Are the weeds invading your turf? The cooler weather means that it will be safe to have your lawn treated with a herbicide to try and bring them under control.
Our fall season has finally arrived with cooler temperatures and lower humidity. We could however, have a return of the hot summer temperatures and humidity so watch the temperatures. Treating your lawn for weeds with temperatures in the 90s can stress and damage your turf. There are herbicides labeled for use in hot temps, but my observations show stress to the grass with these products as well. It is best to wait until it is in the mid to low 80s before having your lawn treated for weeds.
Weeds can get a foothold in your lawn in areas where the grass is thin or weak. Weeds do not overtake healthy turf. St. Augustine is a very aggressive and competitive grass allowing it to compete with weeds. If allowed to, St. Augustine grass could overtake and kill most shrubs in your yard.
Most weeds appear because of improper cultural practices such as mowing too closely or infrequently, improper fertilization or irrigation. These are the primary causes for thin or weak turf. In addition, inadequate control of insects, diseases, and nematodes will also damage the turf and allow weeds to invade.
Herbicides may temporarily remove the weeds, however, unless the basic cause of the weakened turf is corrected, weeds will continue to be a major problem. Weed control will only be successful if the turf is returned to a good healthy growing condition. The thick blanket of grass will not allow weeds to germinate at the soil line.
Pre-emergence herbicides provide several weeks of residual control in the soil and will kill the seedling weeds as they emerge. Pre-emergence herbicides should be applied before germination of the weed seeds. The timing of applications of this type of herbicide must coincide with the various germination times of weed species. If applied too late in the growing season the weeds will have germinated and escaped control. Applying the pre-emergence herbicide too early may also result in undesirable control since the control is time limited. Adequate soil moisture is important before and after application so timing for rainfall or irrigation is necessary. Most pre-emergence herbicides will control germinating weed seeds over a six or 12-week period. The best time for application in South Florida is the first of February.
Once weeds have germinated and are actively growing they must be controlled with post-emergence herbicides. Weeds are easier to control when in the seedling stage or large and actively growing. Applications made to weeds under stress may reduce the effectiveness. It sounds strange, but you want your weeds to be healthy and vigorously growing when you kill them. Post-emergence herbicides are absorbed through the foliage, roots or both and then trans-located throughout the plant. If conditions are dry, irrigate prior to application to ensure active growth and translocation. Fertilization prior to application is also a good idea. Do not water or mow for several days following herbicide application to give the chemicals time to absorb into the weeds.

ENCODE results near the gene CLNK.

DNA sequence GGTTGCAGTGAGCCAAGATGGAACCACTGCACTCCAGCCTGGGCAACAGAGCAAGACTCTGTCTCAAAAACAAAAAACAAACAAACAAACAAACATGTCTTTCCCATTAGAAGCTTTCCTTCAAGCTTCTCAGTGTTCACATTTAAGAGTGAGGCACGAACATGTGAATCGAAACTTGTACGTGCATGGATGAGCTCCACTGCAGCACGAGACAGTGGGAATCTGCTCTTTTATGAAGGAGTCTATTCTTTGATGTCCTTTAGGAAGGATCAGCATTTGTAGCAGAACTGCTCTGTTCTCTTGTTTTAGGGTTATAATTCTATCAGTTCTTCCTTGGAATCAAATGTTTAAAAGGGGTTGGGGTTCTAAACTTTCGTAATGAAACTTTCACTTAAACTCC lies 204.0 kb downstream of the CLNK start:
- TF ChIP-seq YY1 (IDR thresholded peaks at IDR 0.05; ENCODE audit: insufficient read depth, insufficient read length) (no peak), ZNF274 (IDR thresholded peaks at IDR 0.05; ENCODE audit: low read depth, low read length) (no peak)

Atrizine can be used in St Augustine grass to control most broadleaf and annual grass weeds as a pre-emergent if applied before the weed seeds germinate or a post emergent after germination. Apply every six months (spring and fall) for continued effective pre-emergence weed control. Crabgrass control will require a special herbicide. They have taken the best product off the market but there are some replacements appearing. These are not as effective and so patience and a healthy turf will be necessary when trying to kill crab grass. Do not over water as this can encourage crab grass. Do not apply herbicide during extreme hot or cold temperatures to avoid damage to the grass.
Trimic can be used in Bahia grass to control most broadleaf weeds. Use only herbicides labeled for your type of grass as severe injury or death will usually result if the wrong type of herbicide is applied. Herbicides in general should not be applied to freshly mowed turf or to turf under stress.
While herbicides can help with the weed control in your lawn the best way to a weed free lawn is to practice good horticultural practices like proper watering, mowing, insect and disease control to prevent weak areas which will be susceptible to weed invasion. Using biological organic amendments is a great way to kick start the soil ecosystem in your yard to help make your lawn lush and green and discourage weed invasion in the first place.
Eileen and Peter Ward have owned a landscape and lawn maintenance company for 35 years. Eileen can be reached at Gswdmarco@comcast.net or 239-394-1413.